16.
Front Oncol ; 10: 577696, 2020.
Article in English | MEDLINE | ID: covidwho-1264351

ABSTRACT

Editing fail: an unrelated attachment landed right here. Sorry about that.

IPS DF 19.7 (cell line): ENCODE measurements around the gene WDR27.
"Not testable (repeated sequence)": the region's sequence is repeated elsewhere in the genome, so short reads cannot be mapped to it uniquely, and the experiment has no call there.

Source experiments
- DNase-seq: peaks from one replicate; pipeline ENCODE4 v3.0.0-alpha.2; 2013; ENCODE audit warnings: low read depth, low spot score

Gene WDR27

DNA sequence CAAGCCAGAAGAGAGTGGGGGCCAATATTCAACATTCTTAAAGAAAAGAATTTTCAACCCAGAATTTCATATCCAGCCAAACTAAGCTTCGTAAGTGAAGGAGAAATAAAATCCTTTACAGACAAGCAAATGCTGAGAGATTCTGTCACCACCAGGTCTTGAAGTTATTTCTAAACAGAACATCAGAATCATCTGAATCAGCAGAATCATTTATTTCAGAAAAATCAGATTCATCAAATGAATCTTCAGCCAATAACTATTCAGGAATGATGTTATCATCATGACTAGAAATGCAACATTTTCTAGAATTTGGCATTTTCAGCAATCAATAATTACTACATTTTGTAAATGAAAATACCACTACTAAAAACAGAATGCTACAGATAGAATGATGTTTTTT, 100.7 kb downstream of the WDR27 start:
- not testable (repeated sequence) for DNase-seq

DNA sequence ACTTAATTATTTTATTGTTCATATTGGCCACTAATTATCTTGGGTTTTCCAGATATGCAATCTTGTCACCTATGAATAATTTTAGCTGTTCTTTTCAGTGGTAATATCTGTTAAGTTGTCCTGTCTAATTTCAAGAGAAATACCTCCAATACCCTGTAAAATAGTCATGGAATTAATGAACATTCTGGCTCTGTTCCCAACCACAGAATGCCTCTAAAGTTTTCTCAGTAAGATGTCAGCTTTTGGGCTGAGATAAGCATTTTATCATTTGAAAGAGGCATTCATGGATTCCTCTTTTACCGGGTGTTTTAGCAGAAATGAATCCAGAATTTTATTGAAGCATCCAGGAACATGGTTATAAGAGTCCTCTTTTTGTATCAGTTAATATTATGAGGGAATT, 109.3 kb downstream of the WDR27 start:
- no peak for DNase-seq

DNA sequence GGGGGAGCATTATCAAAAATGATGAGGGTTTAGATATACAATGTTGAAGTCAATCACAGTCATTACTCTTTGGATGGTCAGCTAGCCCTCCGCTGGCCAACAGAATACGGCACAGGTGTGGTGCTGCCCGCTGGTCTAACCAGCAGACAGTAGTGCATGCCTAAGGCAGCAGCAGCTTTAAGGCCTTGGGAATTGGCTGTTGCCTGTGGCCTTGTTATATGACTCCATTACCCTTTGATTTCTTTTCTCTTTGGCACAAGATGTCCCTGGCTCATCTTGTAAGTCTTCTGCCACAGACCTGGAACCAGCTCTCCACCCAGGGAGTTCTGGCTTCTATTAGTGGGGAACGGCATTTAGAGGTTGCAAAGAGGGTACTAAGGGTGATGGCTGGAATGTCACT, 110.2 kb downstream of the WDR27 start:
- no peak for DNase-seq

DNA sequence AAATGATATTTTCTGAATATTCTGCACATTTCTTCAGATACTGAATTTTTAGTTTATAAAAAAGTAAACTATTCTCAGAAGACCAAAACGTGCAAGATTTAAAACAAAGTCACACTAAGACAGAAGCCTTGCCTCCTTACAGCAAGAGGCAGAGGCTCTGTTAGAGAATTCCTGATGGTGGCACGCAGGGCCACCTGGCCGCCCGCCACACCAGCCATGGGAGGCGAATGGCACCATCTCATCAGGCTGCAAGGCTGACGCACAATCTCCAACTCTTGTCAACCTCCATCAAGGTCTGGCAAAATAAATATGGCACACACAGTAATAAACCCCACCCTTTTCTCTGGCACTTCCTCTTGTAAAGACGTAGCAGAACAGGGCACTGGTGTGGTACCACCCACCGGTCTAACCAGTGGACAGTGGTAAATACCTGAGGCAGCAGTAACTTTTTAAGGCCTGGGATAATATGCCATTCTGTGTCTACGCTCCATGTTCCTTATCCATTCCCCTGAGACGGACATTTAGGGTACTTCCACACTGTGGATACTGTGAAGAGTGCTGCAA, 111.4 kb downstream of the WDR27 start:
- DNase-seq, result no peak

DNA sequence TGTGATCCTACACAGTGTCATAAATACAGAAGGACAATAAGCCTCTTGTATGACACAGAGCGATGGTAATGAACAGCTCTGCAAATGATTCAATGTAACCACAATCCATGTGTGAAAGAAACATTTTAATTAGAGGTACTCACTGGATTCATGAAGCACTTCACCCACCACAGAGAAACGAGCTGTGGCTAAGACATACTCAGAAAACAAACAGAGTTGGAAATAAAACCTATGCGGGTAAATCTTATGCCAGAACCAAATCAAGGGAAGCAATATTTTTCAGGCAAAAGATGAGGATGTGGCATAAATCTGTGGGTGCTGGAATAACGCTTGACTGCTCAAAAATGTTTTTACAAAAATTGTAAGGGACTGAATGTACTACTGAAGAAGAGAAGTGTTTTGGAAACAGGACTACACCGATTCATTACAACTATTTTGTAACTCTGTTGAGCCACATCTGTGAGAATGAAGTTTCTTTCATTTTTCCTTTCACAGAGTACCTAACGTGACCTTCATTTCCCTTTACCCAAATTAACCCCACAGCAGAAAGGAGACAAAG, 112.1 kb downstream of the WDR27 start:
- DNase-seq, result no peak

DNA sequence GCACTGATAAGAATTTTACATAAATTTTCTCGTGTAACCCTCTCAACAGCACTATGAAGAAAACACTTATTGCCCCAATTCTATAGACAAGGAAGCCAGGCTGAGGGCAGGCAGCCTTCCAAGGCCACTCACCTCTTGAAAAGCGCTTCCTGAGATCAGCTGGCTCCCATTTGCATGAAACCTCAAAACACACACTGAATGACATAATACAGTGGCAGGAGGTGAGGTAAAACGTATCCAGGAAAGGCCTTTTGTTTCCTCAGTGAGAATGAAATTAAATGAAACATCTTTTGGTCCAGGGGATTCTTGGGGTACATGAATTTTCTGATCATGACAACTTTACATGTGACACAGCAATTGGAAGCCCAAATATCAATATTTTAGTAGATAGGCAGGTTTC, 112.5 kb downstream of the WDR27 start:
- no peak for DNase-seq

Immune checkpoint inhibitors (ICI) have become the standard of care treatment for several tumor types. ICI-induced pneumonitis is a serious complication seen with treatment with these agents. Cancer has been reported to be one of the risk factors for severe coronavirus disease 2019 (COVID-19) caused by infection with severe acute respiratory syndrome coronavirus 2 (SARS-CoV-2), that has engulfed the world in the last couple of months. In patients with cancer treated with ICI who present at the emergency department with respiratory symptoms during the COVID-19 pandemic, correct diagnosis can be challenging. Symptoms and radiological features of ICI pneumonitis can be overlapping with those of COVID-19 related pneumonia. For the latter, dexamethasone and remdesivir have shown encouraging results, while vaccines are currently being evaluated in phase III trials. The mainstay of treatment in ICI pneumonitis is immunosuppressive therapy, as this is a potentially fatal adverse event. It has been speculated that immunosuppression may be associated with increased risk of progression to severe COVID-19, especially during the early stage of infection with SARS-CoV-2. Therefore, distinction between these two entities is warranted. We summarize the clinical, radiological features as well as additional investigations of both entities, and suggest a diagnostic algorithm for distinction between the two. This algorithm may be a supportive tool for clinicians to diagnose the underlying cause of the pneumonitis in patients treated with ICI during this COVID-19 pandemic.